If you’ve ever been taunted, teased, bullied or roughed up, these statistics will not surprise you. According to the largest study of its kind ever conducted, half of all high school students admit to bullying their peers and nearly as many say they were bullied during the past year.
The study from the Josephson Institute of Ethics comes amid a flurry of stories about the sometimes-fatal consequences of bullying, spurred by the recent suicides of a number of gay teens who took their lives after harassment about their sexuality.
“If the saying ‘sticks and stones will break my bones but names will never harm me’ was ever true, it certainly is not so today,” said Michael Josephson, founder and president of the institute, in a press release announcing the results. Josephson also pointed out the especially harsh nature of cyberbullying: “Insults, name calling, relentless teasing and malicious gossip often inflict deep and enduring pain. … It’s not only the prevalence of bullying behavior and victimization that’s troublesome. The Internet has intensified the injury. What’s posted on the Internet is permanent, and it spreads like a virus — there is no refuge. The difference between the impact of bullying today versus 20 years ago is the difference between getting into a fistfight and using a gun.”
Previous surveys by the institute did not take cyberbullying into account, but according to the report, which interviewed more than 43,000 high-schoolers ages 15 to 18, 50 percent admit they bullied someone in the past year, while 47 percent said they had been bullied, teased or taunted in a way that seriously upset them in that same time period.
The survey respondents, from 78 public and 22 private schools, revealed other troubling trends. Almost one-third (33 percent) said violence is a big problem at their school, and one in four (24 percent) said they don’t feel very safe at their school. What’s worse is that the violence does not appear to be constrained to just verbal taunts, as more than half (52 percent) said they’ve hit a person because they were angry in the past year, 10 percent said they took a weapon to school at least once in the past year. And 16 percent admitted to having been intoxicated at school.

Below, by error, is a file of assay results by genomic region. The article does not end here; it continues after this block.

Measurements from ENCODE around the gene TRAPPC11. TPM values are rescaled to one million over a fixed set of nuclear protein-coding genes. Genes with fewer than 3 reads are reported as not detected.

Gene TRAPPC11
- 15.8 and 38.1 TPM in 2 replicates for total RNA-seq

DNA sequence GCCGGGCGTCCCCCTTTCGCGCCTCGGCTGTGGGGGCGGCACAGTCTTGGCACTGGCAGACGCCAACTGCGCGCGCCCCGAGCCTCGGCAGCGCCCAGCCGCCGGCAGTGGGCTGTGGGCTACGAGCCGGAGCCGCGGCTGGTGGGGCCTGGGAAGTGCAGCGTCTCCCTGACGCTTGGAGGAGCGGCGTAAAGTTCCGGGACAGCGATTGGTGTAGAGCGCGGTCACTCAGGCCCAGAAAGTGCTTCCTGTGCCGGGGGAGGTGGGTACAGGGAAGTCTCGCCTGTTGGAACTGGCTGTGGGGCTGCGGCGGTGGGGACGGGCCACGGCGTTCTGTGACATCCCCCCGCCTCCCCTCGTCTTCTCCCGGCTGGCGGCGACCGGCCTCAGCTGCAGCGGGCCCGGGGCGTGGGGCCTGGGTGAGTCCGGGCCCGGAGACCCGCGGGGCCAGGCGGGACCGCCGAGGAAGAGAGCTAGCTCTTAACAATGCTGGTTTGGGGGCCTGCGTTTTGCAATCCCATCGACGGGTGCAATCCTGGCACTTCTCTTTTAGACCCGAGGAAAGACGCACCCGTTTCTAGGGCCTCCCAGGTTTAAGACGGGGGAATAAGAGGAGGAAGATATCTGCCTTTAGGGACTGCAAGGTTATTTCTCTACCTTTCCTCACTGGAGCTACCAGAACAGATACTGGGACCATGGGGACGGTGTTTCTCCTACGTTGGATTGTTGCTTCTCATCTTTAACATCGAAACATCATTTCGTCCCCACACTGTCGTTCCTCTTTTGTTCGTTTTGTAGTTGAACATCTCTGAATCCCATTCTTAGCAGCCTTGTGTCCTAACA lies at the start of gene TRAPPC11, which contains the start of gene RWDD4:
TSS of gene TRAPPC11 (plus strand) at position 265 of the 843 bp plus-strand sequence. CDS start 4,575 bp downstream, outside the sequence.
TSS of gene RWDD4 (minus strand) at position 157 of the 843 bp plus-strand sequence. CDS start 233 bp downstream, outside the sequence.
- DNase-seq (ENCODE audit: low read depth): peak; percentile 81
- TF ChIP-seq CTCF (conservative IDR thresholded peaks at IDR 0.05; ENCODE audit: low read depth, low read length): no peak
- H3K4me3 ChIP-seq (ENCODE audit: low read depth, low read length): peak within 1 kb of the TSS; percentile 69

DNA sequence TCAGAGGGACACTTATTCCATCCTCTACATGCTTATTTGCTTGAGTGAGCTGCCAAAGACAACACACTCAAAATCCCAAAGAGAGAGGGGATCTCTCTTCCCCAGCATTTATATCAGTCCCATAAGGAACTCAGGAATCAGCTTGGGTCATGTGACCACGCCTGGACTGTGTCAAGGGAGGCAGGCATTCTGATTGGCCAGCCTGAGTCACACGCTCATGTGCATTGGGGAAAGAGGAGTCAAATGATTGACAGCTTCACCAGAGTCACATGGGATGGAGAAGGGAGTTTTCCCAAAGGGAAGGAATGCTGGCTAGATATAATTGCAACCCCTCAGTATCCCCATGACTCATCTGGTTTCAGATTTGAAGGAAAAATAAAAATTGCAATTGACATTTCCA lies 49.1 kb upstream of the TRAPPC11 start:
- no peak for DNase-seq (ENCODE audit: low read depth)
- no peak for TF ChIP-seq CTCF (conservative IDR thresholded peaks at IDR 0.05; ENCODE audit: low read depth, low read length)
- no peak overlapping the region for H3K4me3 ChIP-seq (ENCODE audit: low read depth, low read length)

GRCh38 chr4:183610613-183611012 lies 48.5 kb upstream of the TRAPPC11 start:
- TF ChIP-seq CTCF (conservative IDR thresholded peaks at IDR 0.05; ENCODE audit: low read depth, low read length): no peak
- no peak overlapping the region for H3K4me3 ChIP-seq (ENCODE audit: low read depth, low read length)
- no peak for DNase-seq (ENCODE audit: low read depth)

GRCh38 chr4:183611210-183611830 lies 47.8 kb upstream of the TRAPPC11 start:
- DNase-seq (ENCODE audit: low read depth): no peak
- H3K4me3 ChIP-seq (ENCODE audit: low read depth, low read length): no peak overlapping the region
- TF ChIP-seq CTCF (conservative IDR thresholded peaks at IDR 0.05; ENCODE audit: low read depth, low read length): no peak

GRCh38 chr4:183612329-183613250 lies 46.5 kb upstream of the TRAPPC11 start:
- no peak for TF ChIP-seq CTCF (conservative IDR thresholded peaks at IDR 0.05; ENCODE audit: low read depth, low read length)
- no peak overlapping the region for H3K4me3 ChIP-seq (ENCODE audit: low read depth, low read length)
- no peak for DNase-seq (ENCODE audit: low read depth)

“The combination of bullying, a penchant toward violence when one is angry, the availability of weapons and the possibility of intoxication at school increases significantly the likelihood of retaliatory violence,” Josephson said, referring parents to the Character Counts survey for information on what they can do to prevent bullying and for signs to recognize if bullying is taking place.
As stars and political figures from President Obama and Secretary of State Hillary Clinton to Adam Lambert and Linkin Park’s Chester Bennington speak out in the It Gets Better video series to encourage bullied teens to keep their heads up, and Brittany Snow continues to spread the word in conjunction with MTV’s Love Is Louder campaign, the Josephson survey revealed troubling details about stubbornly consistent violent teen tendencies.
In one question, 21 percent of respondents admitted to mistreating someone because he or she belonged to a different group. An even higher number (23 percent) said they are prejudiced against certain groups, and 42 percent said they have used racial insults. These figures were almost identical to numbers from a 2008 survey.
To spread a message of hope to victims of bullying and harassment, join MTV, Brittany Snow and the Jed Foundation in telling the world that Love Is Louder than hate. Visit the project’s Facebook page, upload videos to Your.MTV.com and use the hashtag #loveislouder on Twitter.